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NBA’s Golden State Warriors Spied on Fans Via Smartphone App, Lawsuit Alleges
The Warriors’ app bills itself as a way for fans to keep track of scores and stats. But while fans were watching the game, the app may have been watching them.
The Golden State Warriors are facing a tough showdown—not on the basketball court, but in a U.S. district court, where a judge has ordered the team to trial over its smartphone app, which allegedly recorded fans’ conversations.
The Warriors’ app bills itself as a way for fans to keep track of scores and stats. But while fans were watching the game, the app was watching them, fan LaTisha Satchell claims in a lawsuit. One of the app’s promotional tools allegedly turns a user’s phone microphone on and keeps it on, recording everything within earshot and relaying data back to the Warriors and a tech company, possibly in violation of wiretap laws.
“[The Warriors] gained access to tens of thousands of microphones belonging to consumers who downloaded the Warriors App and turned their mobile devices into bugged listening devices,” the suit alleges.
The unlikely snooping program started as an effort to sell merchandise and ticket upgrades, the suit contends. The Warriors wanted to know when fans were on Warrior-owned property, and how long they stayed there. The app tracked this through audio “beacons” that played through special transmitters in their arena and stores, the suit alleges. The app listened for those beacons and sent customized advertisements to a user’s phone.
An app user sitting in the nosebleed seats at a Warriors game might get a notification suggesting they upgrade to tickets with a better view. A fan in the gift shop might get an alert about a special promotion on merchandise.
The Warriors’ technology partners said fans were fine with the notifications.
“You’re not going to get mad at the Golden State Warriors and go to some other arena instead,” the CEO of the company that installed the beacons told Bloomberg earlier this year.
But the app allegedly didn’t stop when fans left the arena. Instead, it constantly listened in and recorded conversations, even when fans weren’t directly using the app.
Satchell first filed her suit last year, accusing the Warriors of snooping on fans’ conversations. But a judge slapped down the suit, claiming Satchell didn’t provide enough information about the conversations the Warriors allegedly recorded.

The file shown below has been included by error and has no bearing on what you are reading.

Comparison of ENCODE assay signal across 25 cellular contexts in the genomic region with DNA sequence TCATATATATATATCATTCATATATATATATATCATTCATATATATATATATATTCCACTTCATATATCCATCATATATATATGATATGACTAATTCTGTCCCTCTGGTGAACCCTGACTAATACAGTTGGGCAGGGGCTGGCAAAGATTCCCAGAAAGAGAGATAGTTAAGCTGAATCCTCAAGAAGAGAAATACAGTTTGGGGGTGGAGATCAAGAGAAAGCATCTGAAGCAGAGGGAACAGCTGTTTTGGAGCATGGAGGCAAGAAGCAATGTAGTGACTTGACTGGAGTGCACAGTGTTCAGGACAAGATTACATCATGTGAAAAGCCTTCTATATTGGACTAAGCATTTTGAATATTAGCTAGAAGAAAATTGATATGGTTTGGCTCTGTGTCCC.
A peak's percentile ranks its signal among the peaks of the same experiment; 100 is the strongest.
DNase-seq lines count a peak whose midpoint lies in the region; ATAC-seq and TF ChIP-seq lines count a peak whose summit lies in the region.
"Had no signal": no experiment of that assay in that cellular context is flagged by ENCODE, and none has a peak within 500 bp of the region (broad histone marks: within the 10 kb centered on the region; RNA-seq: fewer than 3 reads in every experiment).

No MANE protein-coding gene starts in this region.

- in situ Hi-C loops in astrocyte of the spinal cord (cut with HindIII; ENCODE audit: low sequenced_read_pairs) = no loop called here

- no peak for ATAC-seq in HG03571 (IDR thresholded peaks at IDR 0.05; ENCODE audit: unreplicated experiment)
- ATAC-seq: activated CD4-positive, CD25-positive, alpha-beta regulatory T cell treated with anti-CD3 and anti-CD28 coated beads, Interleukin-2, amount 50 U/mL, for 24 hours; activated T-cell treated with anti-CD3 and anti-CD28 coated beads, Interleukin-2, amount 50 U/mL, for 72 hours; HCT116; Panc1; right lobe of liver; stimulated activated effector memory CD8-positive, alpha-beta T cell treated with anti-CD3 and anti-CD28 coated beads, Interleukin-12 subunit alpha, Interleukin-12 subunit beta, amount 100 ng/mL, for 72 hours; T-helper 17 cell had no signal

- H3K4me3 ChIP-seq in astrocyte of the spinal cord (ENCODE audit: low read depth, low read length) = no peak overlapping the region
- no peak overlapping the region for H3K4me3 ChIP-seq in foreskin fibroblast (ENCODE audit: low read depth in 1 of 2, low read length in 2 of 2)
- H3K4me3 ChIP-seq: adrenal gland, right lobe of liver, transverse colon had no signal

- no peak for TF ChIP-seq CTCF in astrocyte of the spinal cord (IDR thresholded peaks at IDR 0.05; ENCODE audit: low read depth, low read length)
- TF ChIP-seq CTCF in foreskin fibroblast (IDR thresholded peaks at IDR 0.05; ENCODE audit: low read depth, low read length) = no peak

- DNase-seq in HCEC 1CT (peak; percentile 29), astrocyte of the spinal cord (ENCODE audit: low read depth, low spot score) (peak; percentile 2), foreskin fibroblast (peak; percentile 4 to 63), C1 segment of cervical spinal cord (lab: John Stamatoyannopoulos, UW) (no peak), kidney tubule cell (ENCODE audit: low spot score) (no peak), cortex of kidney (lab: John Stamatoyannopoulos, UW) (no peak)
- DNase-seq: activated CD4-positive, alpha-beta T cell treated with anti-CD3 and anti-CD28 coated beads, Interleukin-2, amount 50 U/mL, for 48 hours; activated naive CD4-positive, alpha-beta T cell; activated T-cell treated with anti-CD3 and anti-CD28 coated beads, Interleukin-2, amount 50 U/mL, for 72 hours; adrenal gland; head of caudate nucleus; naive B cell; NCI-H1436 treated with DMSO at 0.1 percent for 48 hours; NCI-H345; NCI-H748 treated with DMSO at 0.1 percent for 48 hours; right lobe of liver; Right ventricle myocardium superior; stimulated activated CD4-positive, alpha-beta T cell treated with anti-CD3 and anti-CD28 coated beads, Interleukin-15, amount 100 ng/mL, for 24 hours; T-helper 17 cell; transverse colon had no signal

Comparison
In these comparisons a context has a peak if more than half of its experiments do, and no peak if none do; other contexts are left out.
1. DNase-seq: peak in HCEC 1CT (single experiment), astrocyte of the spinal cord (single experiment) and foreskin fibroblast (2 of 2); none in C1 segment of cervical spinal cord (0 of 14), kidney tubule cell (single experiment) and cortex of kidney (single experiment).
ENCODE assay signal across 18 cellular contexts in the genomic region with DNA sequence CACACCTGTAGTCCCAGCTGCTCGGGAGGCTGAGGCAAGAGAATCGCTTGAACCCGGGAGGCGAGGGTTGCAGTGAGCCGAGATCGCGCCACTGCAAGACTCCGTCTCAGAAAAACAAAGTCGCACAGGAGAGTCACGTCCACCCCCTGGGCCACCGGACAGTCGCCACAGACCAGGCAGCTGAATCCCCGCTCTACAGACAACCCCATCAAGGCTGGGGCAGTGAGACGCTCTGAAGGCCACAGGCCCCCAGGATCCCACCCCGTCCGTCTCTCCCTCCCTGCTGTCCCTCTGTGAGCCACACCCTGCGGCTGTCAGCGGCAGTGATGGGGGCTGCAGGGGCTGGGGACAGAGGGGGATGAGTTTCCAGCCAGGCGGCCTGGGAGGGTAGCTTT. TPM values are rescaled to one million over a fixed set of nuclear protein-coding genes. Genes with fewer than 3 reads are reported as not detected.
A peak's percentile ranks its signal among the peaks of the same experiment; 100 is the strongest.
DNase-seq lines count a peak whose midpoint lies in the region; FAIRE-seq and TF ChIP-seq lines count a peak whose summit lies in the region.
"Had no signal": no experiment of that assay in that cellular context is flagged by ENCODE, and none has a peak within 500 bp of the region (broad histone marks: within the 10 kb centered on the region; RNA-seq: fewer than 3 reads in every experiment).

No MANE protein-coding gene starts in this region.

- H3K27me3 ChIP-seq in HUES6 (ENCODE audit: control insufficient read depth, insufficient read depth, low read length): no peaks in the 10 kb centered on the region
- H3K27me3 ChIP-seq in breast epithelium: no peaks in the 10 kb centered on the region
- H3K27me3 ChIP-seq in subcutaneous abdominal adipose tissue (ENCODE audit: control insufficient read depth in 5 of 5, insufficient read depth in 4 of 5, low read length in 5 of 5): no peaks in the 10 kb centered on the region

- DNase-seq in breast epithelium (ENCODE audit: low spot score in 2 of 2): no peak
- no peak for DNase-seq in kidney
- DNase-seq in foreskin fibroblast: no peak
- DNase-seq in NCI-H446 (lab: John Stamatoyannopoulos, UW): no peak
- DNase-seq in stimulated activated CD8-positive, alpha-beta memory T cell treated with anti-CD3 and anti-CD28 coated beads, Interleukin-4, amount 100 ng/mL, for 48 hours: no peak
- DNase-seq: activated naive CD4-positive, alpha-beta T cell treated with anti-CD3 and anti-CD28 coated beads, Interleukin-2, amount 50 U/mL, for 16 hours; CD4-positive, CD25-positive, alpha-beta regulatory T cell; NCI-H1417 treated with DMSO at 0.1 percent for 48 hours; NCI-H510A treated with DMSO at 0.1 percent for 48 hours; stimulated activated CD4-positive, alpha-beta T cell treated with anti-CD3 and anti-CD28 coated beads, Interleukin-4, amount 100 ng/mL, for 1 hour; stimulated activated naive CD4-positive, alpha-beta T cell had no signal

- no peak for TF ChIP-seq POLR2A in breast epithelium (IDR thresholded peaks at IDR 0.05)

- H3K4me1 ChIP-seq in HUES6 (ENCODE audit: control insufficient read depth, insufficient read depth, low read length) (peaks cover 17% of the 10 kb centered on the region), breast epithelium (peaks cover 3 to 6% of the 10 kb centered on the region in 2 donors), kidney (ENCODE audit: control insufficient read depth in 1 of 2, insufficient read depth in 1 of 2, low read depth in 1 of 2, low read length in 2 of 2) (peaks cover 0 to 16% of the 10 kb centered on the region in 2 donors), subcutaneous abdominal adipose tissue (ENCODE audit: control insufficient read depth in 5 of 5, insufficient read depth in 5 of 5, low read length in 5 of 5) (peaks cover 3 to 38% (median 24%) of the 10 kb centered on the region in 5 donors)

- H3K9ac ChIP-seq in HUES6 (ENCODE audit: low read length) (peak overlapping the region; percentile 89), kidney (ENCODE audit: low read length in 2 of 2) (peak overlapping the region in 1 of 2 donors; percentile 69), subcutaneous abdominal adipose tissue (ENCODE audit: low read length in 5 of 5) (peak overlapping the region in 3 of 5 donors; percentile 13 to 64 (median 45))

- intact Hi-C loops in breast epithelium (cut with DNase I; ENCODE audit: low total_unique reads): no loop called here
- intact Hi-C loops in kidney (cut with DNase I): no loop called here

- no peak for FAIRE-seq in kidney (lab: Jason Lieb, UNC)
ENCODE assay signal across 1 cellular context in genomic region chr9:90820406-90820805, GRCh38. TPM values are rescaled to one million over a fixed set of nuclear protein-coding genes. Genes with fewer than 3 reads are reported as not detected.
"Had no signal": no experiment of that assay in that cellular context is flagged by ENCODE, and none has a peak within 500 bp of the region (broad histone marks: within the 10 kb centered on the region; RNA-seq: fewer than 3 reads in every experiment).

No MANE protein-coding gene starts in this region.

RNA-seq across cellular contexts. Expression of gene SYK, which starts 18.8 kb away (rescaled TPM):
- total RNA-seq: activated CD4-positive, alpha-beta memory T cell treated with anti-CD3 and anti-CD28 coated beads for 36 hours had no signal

In an amended complaint filed earlier this year, Satchell described the personal information the app could have intercepted, including conversations with her husband in their bedroom, private business meetings, and discussions with a loan officer.
During all these conversations, Satchell had her phone within earshot, which means the app was recording through her microphone she says.
The app funneled data back to computer program, which let analysts monitor users’ actions, the suit claims. The suit includes a screenshot from the Warriors’ data-tracking platform, which shows a graph of how long 2,178 app users stood in a single location in or near the Warriors’ arena. (The average user stood in that spot for one minute and 25 seconds.) The data-scraping program could be tailored to track a user’s “in-location customer path,” the suit claims.
Users likely didn’t know the app was monitoring their locations and listening in through their microphones, the suit alleges. When Satchell downloaded the app last spring, it asked users for permission to use their microphones, but did not suggest that the microphones would be running in the background, or used to track location, she says.
And even if users didn’t want the app to use their microphone, they would have to turn off the app’s suggested settings.
“Because beacon tracking is inherently invasive (consumers are continuously tracked), industry standards dictate that consumers opt-in to beacon tracking,” the suit claims.
On Monday, a U.S. District Court judge in Oakland said the alleged recording might have violated the Wiretap Act, which bans real-time interception of phone calls or, in this case, conversations made near a phone.
The app, which has as many as 500,000 downloads, according to the lawsuit, is still available in app stores. But now the app’s installation page offers a semi-explanation of its controversial tracking software.
“This app utilizes beacon, Bluetooth technology and location services to enhance your fan experience,” the message warns. “Enable Bluetooth and accept location services to receive certain info and promotional messages.”
The average user, however, still might not understand what they’re handing over.